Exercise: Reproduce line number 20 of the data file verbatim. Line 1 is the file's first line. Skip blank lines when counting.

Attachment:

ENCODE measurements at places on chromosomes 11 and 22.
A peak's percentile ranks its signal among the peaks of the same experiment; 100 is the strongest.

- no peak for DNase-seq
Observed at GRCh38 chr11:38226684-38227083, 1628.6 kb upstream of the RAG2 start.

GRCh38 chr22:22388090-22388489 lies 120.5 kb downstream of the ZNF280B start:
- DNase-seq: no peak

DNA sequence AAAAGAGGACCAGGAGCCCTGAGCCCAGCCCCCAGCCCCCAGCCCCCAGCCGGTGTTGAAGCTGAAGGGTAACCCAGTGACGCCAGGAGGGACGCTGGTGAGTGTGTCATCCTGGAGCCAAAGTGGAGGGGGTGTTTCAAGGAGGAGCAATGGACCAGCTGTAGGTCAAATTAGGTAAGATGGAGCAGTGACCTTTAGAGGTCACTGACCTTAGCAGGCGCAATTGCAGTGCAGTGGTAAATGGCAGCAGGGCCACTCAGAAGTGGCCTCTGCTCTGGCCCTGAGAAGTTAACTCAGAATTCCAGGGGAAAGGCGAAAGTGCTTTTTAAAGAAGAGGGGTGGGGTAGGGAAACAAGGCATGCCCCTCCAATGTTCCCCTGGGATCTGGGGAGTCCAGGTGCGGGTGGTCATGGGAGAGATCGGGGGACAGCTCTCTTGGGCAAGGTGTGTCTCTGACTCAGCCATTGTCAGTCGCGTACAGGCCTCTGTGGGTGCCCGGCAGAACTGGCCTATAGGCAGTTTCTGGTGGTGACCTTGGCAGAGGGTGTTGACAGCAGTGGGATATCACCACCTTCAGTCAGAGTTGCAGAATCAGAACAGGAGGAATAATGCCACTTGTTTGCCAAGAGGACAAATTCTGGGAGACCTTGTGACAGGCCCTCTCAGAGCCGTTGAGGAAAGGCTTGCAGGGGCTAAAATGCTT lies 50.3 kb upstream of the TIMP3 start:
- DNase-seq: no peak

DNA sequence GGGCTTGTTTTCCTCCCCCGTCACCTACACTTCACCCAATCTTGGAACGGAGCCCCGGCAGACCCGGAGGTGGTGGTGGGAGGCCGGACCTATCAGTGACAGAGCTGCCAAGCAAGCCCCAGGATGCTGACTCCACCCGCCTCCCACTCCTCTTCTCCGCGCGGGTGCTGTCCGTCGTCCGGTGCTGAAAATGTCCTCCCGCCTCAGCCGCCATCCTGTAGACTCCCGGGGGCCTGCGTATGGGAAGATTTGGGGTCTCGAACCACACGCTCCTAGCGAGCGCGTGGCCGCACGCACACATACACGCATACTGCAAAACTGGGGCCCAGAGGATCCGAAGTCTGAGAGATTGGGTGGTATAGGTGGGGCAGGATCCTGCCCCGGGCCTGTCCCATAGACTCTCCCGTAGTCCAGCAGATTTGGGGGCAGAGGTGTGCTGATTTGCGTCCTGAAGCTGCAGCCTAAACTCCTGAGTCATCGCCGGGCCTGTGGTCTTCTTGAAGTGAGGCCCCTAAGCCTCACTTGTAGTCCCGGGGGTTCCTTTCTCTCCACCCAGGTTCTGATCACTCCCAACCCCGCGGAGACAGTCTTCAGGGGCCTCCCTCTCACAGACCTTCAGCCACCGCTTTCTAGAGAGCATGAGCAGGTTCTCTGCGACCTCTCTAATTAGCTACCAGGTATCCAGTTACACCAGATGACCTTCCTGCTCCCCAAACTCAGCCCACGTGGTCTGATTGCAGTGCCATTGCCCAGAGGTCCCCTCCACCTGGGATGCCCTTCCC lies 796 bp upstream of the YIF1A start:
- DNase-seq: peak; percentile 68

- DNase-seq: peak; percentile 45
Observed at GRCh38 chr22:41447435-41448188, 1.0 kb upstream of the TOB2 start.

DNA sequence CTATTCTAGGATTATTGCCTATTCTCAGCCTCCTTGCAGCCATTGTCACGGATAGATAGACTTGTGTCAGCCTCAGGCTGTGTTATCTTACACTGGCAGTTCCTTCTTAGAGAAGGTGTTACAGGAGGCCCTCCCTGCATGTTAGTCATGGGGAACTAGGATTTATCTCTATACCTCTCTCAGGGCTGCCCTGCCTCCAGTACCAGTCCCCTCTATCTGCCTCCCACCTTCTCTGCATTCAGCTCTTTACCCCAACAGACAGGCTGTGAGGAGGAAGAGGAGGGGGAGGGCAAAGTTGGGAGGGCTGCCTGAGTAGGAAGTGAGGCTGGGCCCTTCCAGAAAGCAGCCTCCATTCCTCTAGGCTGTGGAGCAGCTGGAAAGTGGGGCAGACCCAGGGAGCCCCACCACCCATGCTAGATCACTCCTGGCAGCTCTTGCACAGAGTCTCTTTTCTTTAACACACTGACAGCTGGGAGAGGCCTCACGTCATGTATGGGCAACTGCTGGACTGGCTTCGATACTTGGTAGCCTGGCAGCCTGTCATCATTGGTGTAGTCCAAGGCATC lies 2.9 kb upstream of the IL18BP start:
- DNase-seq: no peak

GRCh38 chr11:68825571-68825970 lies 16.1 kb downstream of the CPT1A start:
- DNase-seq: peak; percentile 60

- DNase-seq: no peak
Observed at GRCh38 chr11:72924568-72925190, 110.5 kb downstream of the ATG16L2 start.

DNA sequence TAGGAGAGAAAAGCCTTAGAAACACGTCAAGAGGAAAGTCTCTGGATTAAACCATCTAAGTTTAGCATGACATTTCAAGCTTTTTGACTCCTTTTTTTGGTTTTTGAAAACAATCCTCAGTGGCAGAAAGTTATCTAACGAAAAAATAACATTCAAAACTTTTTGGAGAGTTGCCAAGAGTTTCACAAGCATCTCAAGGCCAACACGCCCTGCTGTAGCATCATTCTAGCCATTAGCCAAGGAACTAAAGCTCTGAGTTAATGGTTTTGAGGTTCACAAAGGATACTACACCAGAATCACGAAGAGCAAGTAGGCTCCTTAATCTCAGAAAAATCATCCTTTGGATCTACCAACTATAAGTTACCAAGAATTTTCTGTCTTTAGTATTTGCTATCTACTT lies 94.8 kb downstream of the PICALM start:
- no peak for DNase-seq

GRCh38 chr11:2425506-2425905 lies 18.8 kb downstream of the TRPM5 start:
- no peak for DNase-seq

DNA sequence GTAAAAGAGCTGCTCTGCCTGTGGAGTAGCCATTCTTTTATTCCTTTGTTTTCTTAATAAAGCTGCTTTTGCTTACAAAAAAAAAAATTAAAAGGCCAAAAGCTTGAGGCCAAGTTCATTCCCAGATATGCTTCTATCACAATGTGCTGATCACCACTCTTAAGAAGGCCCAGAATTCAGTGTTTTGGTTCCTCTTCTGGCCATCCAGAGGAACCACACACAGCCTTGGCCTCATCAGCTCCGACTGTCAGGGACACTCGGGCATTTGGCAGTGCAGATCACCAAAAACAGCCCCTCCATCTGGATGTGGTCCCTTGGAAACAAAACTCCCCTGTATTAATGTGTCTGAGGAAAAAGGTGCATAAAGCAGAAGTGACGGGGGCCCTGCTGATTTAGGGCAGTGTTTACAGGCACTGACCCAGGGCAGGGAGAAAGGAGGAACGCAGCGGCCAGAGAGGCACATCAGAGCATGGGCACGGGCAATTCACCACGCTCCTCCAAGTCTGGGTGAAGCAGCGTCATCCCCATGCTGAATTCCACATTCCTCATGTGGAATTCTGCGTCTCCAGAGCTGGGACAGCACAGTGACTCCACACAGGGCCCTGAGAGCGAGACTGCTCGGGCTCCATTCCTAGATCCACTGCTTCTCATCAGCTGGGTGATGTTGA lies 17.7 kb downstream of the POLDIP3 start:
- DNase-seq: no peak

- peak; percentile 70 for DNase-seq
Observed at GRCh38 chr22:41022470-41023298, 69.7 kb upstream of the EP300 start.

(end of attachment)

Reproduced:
- no peak for DNase-seq